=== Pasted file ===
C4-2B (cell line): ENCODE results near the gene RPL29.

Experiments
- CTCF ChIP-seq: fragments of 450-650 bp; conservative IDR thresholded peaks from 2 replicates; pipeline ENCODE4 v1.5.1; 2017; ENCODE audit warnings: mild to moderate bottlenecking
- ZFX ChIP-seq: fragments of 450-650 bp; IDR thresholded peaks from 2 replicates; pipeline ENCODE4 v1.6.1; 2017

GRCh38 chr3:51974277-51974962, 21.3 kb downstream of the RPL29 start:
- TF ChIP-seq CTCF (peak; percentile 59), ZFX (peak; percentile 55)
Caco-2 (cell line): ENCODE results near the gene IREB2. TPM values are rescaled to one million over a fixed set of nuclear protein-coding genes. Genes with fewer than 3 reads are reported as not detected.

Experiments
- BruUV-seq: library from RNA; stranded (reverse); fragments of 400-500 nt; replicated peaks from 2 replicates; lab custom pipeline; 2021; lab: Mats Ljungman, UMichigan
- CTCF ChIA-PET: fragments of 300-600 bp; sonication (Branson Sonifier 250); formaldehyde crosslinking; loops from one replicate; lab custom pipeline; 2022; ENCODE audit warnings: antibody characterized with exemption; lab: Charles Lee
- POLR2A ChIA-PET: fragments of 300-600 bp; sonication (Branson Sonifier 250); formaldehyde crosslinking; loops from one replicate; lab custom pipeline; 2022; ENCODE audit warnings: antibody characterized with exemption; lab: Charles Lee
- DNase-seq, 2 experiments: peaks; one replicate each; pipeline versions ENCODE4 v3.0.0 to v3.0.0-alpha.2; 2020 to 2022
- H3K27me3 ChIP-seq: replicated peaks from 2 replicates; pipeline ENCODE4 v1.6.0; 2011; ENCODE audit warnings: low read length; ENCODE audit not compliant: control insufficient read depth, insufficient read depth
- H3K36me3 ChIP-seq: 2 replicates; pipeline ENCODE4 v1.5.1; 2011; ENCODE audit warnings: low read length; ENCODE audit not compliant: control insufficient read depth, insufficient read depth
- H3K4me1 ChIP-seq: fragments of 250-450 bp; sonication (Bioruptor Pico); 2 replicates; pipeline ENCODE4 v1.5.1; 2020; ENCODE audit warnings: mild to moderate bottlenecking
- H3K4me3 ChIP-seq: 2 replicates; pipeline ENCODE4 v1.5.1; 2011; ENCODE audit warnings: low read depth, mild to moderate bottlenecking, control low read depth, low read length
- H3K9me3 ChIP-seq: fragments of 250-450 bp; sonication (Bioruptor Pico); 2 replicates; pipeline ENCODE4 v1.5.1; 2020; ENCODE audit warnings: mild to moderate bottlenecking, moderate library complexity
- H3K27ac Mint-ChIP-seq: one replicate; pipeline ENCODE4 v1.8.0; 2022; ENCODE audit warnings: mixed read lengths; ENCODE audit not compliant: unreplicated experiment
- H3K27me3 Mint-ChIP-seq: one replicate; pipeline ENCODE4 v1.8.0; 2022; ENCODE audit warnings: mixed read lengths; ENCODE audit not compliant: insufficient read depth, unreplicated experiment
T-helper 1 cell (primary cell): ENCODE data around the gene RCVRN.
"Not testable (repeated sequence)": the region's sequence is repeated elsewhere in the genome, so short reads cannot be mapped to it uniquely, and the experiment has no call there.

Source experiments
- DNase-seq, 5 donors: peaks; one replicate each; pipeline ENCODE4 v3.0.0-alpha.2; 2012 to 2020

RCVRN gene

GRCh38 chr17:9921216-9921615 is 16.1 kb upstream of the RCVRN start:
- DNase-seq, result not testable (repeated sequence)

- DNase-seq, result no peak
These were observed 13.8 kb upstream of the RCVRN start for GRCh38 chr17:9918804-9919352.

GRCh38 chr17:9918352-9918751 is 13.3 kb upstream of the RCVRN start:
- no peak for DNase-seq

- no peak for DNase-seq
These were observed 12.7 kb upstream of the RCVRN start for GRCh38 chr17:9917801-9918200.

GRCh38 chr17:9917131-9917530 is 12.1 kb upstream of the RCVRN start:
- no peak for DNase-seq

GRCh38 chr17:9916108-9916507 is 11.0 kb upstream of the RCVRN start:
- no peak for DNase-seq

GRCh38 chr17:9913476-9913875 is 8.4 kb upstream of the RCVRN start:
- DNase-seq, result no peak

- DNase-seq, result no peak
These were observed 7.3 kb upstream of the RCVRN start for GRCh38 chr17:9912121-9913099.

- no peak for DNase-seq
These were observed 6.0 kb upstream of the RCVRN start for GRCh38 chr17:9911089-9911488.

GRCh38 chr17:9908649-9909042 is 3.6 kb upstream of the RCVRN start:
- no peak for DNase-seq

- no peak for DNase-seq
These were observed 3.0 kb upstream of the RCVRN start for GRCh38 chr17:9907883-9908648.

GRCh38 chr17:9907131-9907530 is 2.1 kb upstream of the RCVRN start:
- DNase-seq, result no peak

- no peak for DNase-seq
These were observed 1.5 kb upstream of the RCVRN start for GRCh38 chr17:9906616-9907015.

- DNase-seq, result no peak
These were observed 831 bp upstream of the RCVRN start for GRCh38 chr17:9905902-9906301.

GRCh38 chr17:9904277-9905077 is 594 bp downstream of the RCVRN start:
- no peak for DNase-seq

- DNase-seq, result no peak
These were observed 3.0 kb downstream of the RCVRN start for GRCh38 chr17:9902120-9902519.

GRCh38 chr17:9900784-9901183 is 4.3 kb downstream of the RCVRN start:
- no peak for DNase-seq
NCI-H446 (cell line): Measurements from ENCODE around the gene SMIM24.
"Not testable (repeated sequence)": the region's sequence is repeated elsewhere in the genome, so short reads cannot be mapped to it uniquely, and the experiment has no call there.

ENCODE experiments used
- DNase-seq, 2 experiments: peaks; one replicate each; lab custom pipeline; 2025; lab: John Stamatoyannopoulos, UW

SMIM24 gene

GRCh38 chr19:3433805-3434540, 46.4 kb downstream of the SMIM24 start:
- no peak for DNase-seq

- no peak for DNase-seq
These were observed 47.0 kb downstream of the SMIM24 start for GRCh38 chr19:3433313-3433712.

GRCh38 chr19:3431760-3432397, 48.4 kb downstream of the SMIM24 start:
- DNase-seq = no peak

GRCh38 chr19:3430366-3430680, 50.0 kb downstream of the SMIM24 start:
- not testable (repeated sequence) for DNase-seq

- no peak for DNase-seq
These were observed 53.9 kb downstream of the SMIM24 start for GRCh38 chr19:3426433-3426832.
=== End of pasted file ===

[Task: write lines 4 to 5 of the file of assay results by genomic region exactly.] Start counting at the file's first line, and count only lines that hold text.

- ZFX ChIP-seq: fragments of 450-650 bp; IDR thresholded peaks from 2 replicates; pipeline ENCODE4 v1.6.1; 2017

GRCh38 chr3:51974277-51974962, 21.3 kb downstream of the RPL29 start: